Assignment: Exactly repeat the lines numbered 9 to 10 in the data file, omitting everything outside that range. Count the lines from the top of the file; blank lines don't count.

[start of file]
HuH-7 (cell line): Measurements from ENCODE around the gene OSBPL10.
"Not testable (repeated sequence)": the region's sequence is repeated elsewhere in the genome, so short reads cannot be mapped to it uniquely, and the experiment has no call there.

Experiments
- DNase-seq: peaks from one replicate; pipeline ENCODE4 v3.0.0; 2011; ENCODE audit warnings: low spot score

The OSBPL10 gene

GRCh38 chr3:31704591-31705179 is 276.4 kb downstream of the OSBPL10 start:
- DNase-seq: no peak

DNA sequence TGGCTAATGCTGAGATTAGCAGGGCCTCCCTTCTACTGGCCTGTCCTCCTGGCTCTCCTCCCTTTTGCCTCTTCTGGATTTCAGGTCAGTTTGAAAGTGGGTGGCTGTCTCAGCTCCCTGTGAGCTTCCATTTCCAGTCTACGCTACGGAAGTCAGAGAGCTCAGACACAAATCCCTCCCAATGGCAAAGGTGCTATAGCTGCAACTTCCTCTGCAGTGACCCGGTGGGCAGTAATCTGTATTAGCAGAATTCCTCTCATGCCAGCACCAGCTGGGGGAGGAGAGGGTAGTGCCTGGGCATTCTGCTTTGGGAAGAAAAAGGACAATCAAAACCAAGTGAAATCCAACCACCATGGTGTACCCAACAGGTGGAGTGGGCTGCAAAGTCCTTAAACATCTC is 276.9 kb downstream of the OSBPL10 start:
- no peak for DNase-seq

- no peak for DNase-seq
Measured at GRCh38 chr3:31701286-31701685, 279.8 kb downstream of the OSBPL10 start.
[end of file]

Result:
- no peak for DNase-seq

- no peak for DNase-seq